Actually Cool Things to Do in Nashville This Summer
Make the most of it.
If you’ve been downtown on a weekend lately, you are aware that Nashville is officially open for business, and that business is having fun. Fortunately for locals, there’s plenty of summer entertainment spread around town where the crowds aren’t so densely packed, so make plans to get out of the house and experience the best that this town has to offer—namely, anything and everything listed below.
Covering an entire city block between the Ryman and Bridgestone Arena, the newly opened Fifth + Broadway retail and entertainment complex boasts more than 200,000 square feet of shopping, dining and drinking activities, including standalone outposts of some of your favorite Nashville restaurants like Hattie B’s Hot Chicken, Slim & Husky’s, Jeni’s Splendid Ice Cream, and Shake Shack. Retail options range from Ariat, a fantastic boots and equestrian wear shop to Molly Green for women’s fashion to The Nash Collection for Music City-branded apparel and gifts. The gigantic Assembly Food Hall is open to showcase even more local restaurant brands.
After a year when the park was dark, your AAA Nashville Sounds are back in the ballgame, now as the top farm team of the Milwaukee Brewers. The beer is still cold, the Whiskey and Coke Icee at The Band Box bar in right field will still give you a delicious case of brain freeze and the nachos are still buried under a blanket of “cheese.” Oh yeah, and they’ll be playing baseball, too.
Get festive at some big music events
Nothing brings the residents of Music CIty together more than, well, music. Summer brings new opportunities to gather and listen to some cool tunes at events like the OUTLOUD Music Festival the weekend of June 4. Started in 2017 to celebrate LGBTQI+ musical acts, the fest will bring national artists like Japanese Breakfast and Tank and the Bangas to a downtown parking lot for two days of music and love. For a more intimate experience, the Cornelia Fort Pickin’ Parties returns to the former airfield in East Nashville for monthly jam sessions, so bring your instrument and play along while you enjoy craft beer, local food vendors and family activities.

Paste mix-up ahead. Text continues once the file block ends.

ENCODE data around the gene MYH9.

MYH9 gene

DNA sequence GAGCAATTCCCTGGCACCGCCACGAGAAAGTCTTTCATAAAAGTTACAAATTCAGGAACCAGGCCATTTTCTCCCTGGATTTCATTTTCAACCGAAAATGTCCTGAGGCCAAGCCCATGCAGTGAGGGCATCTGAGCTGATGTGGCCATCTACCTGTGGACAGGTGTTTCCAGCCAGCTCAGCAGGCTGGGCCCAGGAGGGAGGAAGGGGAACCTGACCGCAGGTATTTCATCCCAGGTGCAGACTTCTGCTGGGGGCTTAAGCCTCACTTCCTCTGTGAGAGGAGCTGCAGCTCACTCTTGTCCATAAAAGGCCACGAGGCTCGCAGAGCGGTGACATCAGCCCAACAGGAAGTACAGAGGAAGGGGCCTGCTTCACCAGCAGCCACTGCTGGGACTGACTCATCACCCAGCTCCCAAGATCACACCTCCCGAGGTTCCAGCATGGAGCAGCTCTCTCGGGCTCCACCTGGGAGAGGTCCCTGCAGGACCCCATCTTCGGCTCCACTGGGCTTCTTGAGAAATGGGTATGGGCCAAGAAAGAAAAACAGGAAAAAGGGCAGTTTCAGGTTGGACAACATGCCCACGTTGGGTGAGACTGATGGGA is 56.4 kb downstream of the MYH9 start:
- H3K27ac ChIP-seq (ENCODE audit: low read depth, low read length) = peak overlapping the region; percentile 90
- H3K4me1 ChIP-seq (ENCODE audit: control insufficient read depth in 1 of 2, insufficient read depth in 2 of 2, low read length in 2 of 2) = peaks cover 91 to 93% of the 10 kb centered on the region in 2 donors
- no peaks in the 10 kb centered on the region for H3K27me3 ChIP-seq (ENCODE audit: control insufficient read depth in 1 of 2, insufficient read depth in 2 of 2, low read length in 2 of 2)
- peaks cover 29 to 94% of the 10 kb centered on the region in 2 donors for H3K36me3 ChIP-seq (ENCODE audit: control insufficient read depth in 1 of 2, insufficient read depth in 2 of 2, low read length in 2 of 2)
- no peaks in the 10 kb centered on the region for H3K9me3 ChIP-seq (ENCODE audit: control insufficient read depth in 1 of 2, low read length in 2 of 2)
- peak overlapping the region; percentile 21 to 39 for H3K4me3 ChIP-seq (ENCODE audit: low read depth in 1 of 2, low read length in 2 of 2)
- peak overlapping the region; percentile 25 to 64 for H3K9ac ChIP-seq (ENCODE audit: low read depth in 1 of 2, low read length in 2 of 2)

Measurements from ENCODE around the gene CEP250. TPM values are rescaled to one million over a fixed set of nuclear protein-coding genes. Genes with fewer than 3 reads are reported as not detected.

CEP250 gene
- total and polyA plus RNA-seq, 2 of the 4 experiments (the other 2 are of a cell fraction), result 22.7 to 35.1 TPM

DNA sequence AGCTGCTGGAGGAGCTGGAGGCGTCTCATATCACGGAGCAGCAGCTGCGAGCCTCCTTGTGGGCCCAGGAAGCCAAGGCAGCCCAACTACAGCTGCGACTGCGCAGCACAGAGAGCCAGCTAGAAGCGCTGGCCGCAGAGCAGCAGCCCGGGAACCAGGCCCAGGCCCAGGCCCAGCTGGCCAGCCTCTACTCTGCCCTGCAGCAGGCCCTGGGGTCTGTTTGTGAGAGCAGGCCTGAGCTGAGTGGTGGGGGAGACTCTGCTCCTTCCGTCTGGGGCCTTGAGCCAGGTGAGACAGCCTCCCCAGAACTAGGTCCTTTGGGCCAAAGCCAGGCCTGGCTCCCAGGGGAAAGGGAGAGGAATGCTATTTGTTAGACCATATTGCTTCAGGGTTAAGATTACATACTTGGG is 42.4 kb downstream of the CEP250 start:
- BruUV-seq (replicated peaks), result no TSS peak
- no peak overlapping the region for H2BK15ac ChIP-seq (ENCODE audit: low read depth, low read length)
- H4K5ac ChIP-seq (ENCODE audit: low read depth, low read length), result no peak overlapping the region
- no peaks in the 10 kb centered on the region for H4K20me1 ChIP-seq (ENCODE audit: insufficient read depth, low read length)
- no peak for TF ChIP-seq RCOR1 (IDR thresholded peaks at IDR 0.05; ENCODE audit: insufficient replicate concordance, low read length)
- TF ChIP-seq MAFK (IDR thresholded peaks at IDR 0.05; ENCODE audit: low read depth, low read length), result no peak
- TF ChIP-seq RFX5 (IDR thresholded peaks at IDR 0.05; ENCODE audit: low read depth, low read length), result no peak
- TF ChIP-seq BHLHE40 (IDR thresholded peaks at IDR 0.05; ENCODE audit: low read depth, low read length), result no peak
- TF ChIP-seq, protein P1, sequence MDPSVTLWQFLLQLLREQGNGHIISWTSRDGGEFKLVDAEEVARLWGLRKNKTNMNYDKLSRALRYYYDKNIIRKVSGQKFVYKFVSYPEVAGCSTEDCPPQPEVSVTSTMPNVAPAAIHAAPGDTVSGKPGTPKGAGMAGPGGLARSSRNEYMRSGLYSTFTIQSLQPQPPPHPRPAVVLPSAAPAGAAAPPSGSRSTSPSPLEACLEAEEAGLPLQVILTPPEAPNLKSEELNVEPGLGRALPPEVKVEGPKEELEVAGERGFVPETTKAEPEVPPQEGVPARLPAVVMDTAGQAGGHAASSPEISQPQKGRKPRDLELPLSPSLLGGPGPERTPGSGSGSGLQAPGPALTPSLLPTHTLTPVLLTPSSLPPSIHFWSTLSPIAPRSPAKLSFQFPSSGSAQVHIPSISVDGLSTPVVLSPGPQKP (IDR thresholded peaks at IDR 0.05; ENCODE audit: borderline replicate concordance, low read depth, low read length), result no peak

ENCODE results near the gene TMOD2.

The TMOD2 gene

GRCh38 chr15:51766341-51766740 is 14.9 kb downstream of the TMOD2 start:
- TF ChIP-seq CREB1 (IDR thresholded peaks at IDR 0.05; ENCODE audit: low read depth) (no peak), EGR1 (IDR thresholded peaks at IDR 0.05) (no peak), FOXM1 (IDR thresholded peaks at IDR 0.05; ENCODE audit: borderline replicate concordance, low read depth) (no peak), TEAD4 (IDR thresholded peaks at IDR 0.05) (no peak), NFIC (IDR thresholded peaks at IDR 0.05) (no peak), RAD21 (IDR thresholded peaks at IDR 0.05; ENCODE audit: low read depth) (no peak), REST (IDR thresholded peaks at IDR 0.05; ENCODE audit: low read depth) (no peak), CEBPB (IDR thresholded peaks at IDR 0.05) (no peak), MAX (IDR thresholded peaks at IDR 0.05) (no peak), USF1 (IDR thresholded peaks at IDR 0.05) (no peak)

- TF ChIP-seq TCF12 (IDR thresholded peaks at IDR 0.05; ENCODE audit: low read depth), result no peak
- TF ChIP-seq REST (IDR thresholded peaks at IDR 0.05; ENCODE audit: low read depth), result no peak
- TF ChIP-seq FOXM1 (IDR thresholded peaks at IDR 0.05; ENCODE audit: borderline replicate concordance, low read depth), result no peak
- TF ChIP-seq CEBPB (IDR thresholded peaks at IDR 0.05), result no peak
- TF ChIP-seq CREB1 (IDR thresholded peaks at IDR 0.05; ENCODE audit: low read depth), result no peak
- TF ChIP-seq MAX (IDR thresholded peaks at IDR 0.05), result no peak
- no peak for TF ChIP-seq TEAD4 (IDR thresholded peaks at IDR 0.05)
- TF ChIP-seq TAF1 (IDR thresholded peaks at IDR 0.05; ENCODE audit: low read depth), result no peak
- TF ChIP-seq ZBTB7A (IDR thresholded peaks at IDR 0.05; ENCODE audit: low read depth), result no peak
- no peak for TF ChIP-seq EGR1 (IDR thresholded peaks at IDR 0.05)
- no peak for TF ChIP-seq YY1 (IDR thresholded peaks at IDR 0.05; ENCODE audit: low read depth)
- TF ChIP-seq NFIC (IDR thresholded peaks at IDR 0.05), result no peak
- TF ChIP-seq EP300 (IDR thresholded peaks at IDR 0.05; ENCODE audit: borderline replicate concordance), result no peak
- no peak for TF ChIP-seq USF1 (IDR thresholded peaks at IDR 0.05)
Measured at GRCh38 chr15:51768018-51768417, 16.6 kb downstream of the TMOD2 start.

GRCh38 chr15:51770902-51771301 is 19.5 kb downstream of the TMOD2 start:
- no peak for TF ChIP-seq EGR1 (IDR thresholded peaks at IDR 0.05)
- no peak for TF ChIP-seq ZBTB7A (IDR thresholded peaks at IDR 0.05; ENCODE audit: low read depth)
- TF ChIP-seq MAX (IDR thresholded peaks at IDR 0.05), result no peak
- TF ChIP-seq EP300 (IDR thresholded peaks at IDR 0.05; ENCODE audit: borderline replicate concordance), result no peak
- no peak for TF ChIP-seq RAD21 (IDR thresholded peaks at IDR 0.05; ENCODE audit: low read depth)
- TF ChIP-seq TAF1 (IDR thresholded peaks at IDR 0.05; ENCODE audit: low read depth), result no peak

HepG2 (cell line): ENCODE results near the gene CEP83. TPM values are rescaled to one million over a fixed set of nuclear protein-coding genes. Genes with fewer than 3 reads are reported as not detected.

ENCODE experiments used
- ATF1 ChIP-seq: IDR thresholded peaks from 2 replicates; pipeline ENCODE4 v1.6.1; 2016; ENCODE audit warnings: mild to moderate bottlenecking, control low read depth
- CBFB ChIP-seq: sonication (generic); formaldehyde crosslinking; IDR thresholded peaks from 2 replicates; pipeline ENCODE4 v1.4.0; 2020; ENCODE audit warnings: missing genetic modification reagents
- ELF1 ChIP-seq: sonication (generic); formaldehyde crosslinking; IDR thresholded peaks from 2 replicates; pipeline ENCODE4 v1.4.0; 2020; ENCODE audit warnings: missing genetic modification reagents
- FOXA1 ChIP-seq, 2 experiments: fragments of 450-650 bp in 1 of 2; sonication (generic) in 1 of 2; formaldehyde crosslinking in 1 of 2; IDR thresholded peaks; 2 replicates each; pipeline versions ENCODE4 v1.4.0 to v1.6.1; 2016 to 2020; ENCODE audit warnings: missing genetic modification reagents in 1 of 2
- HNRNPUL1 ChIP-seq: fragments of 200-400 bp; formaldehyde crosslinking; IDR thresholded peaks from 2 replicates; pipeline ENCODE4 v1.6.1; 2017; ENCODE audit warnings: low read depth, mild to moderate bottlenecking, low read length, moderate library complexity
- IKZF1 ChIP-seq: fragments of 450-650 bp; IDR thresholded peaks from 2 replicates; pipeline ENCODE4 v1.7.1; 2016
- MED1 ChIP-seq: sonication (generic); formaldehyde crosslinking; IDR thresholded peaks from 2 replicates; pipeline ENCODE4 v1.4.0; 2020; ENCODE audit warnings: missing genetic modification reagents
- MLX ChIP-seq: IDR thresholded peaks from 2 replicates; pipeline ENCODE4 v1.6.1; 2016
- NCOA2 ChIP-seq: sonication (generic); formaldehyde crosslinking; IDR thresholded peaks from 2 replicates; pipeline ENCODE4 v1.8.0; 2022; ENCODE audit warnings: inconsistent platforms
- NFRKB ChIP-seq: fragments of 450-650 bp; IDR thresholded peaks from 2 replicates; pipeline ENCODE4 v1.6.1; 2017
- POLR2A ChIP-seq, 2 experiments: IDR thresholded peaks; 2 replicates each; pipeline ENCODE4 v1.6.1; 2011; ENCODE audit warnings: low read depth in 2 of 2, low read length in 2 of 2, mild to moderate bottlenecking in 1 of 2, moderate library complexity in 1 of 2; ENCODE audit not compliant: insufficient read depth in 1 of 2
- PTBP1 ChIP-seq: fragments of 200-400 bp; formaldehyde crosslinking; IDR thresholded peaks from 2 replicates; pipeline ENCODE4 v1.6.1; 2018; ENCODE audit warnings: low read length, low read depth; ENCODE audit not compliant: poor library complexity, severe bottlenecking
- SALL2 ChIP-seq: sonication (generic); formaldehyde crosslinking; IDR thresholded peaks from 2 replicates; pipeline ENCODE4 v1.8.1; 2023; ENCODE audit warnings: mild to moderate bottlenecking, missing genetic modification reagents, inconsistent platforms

Bonnaroo has been pushed out to the early fall, but the festival organizers are taking advantage of their huge tract of land in Manchester to put on a series of Concerts at the Farm this summer with headliners like Billy Strings, Jon Pardi, and the Avett Brothers if you want to get your feet a little dusty before the big ‘Roo to-do.
Check out a brand new music and food event at the Blended Festival
Just when you thought there couldn’t be anything new in the world of festivals, along comes the Blended Festival, taking place August 13 - 14 at First Horizon Park. Your weekend pass entitles you to live performances by acts like Kaskade and Lil’ Jon, a 100-foot long wine tent for tastings, celebrity chef demos, craft beer and cocktails, art displays, and adult games. It sounds like they really have blended every sort of festival imaginable, so come ready to be amazed.
Start your engines for the Music City Racing Trifecta
Nashville will be a center of the motorsports universe this summer with three big racing events coming to town. The NASCAR Cup Series will return to the area for the first time in almost four decades with the inaugural ALLY 400 coming to Nashville Superspeedway over Father’s Day weekend, June 18 - 20. Some of the past superstars of the sport from the worlds of stock cars and open-wheel racing will compete for the SRX Championship Race on July 17 at Nashville Fairgrounds Speedway, and the best of IndyCars will take to the streets of East Nashville for the Music City Grand Prix on August 6 - 8. The monster cars will race around Nissan Stadium and across the bridge to downtown as part of the 2.17 mile course.
Get silly in East Nashville at the Tomato Art Fest
Put on your best red and green attire and hit the streets for Nashville’s biggest block party the weekend of August 13 - 14. From haiku contests to parades to cooking contests, the denizens of the East Side celebrate the ‘mater and show off what makes the neighborhood delightfully weird. All are welcome, so if it’s been awhile since you crossed the Cumberland, here’s your chance.
Actually drink beer outside with other people around at Brew at the Zoo
After a year of virtual tasting events that were educational, entertaining, and still vaguely unsatisfying, it’s finally time to get together with your beer-loving friends for a real honest to goodness beer festival. The popular Brew at the Zoo fundraiser for the Nashville Zoo on June 4 will feature more than 80 craft beers on tap plus love music and local food trucks. Getting to stroll the grounds and drink among the exotic animals is a big bonus.
Take a trip to the Caribbean at the Music City Jerk Festival
Cumberland Park near Nissan Stadium will take on an island vibe on July 14 as the annual Music City Jerk Festival comes back to town. The highlight of the event is certainly the spicy cuisine of Jamaica and the rest of the Caribbean region, but there will also be cultural demonstrations and live music performances.